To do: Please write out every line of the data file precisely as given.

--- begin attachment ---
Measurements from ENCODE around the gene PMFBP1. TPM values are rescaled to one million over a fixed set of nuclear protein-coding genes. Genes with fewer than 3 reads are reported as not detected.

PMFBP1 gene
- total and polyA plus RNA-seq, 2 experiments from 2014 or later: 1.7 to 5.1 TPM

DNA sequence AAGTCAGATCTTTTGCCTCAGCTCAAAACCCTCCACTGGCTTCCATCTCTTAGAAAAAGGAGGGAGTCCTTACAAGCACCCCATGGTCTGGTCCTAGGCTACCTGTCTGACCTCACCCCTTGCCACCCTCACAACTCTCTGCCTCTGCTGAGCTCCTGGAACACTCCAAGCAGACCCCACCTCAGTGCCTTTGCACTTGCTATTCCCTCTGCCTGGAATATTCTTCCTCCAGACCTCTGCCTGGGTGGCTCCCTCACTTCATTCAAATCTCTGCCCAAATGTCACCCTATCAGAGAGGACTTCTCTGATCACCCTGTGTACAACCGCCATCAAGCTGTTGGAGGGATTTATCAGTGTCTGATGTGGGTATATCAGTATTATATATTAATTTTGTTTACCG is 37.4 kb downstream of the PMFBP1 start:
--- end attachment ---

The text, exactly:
Measurements from ENCODE around the gene PMFBP1. TPM values are rescaled to one million over a fixed set of nuclear protein-coding genes. Genes with fewer than 3 reads are reported as not detected.

PMFBP1 gene
- total and polyA plus RNA-seq, 2 experiments from 2014 or later: 1.7 to 5.1 TPM

DNA sequence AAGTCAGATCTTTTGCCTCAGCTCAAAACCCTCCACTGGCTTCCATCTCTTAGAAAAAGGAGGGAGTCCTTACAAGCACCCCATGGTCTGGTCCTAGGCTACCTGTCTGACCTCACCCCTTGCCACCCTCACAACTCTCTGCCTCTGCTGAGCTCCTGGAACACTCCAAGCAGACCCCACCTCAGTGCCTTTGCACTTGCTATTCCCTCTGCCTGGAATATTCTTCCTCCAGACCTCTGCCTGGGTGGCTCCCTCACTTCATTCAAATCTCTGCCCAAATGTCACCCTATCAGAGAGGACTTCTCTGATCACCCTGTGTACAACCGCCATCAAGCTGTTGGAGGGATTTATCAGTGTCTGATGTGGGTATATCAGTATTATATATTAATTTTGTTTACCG is 37.4 kb downstream of the PMFBP1 start: